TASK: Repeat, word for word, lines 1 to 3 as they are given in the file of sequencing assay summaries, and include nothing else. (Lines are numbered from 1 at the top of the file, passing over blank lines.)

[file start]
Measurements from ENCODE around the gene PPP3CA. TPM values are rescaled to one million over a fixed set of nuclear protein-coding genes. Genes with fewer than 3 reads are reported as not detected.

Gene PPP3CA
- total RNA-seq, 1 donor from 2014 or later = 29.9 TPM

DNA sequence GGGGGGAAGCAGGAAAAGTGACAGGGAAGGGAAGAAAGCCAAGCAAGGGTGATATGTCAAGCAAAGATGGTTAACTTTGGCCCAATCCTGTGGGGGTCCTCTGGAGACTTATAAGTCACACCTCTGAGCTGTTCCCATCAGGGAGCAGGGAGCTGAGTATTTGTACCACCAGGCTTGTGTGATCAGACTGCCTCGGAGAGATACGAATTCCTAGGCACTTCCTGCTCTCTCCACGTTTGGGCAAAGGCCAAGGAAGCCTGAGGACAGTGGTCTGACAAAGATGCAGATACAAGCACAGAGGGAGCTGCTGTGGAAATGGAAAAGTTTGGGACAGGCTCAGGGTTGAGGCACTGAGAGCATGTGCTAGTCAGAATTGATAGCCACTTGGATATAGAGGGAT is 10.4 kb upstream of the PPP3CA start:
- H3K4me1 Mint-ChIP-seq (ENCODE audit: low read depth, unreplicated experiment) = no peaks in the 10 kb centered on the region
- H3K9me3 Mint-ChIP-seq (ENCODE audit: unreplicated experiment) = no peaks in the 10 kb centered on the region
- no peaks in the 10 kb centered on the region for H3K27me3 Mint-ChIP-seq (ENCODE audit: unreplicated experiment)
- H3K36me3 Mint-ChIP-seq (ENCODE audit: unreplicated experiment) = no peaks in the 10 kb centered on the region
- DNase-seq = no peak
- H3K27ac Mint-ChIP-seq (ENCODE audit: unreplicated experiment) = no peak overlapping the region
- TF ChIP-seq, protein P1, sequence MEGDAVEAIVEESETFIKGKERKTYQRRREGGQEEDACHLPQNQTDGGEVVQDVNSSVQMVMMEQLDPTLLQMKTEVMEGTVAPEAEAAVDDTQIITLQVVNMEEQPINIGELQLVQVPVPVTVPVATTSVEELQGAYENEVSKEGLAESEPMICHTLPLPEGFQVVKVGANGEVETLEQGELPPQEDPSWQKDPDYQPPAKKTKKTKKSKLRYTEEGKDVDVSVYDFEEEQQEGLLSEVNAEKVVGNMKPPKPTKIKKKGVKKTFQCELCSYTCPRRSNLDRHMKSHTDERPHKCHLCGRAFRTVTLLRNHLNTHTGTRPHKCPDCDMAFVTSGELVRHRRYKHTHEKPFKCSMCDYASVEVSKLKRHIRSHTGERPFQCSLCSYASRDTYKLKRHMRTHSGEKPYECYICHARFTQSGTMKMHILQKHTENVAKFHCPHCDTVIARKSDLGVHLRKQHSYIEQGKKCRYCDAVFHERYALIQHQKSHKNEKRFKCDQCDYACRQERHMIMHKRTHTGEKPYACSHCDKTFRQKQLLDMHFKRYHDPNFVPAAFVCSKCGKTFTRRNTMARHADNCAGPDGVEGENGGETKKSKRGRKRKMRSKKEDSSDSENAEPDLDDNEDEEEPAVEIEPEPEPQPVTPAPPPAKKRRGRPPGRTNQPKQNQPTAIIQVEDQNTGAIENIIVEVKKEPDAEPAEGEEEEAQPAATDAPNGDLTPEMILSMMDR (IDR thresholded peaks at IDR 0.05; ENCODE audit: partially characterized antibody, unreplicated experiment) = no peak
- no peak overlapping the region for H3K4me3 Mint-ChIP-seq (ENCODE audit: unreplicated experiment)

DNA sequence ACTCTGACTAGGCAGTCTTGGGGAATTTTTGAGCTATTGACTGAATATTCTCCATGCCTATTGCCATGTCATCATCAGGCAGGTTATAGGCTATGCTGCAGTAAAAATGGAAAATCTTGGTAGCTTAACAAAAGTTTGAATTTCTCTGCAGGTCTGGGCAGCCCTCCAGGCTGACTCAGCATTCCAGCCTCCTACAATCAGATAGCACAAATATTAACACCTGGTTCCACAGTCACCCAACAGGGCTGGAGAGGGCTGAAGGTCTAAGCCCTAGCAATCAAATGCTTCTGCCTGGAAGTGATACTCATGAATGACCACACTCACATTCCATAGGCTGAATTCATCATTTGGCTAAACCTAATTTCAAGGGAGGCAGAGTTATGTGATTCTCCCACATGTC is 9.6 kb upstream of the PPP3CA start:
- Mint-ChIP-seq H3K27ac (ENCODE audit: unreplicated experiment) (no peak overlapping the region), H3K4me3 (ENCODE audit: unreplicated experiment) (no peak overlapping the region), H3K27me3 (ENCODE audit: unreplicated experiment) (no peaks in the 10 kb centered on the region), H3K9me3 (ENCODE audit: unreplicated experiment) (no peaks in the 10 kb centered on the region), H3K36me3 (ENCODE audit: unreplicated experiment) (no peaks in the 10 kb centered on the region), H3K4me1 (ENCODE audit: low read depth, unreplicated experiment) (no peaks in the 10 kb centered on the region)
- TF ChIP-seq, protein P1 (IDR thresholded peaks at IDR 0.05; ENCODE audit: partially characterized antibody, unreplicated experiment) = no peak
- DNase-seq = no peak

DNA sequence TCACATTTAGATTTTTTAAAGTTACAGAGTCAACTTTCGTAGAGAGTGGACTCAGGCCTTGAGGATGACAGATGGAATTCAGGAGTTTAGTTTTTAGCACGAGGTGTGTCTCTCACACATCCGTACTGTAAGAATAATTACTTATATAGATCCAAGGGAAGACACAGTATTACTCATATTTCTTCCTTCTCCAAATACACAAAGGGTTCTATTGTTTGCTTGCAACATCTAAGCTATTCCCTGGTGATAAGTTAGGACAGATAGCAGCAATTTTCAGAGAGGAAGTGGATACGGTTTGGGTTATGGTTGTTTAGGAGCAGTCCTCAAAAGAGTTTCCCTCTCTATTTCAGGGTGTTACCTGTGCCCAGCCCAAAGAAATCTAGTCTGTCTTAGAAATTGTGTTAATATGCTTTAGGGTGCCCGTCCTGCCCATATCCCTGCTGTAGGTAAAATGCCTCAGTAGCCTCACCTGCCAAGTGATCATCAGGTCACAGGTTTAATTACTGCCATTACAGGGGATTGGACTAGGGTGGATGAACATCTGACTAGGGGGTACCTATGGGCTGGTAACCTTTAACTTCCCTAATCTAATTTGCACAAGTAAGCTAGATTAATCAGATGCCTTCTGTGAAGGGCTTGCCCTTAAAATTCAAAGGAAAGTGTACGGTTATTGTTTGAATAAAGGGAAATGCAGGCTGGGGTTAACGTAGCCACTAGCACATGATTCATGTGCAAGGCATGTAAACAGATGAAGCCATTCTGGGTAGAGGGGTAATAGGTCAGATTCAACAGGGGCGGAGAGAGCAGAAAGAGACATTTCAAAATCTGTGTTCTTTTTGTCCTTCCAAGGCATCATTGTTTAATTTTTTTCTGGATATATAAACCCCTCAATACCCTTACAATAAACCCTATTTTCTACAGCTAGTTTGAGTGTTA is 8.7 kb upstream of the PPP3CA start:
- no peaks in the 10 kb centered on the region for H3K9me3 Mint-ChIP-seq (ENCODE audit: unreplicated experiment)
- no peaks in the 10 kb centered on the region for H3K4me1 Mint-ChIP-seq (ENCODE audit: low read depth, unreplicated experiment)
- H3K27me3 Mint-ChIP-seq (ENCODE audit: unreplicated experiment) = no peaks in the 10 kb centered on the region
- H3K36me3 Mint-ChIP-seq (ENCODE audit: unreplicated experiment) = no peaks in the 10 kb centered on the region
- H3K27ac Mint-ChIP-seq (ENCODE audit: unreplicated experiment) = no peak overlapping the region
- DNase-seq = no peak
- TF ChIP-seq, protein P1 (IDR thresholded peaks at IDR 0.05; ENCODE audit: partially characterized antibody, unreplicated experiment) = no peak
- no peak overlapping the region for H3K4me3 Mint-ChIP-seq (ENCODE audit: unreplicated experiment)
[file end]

Measurements from ENCODE around the gene PPP3CA. TPM values are rescaled to one million over a fixed set of nuclear protein-coding genes. Genes with fewer than 3 reads are reported as not detected.

Gene PPP3CA
- total RNA-seq, 1 donor from 2014 or later = 29.9 TPM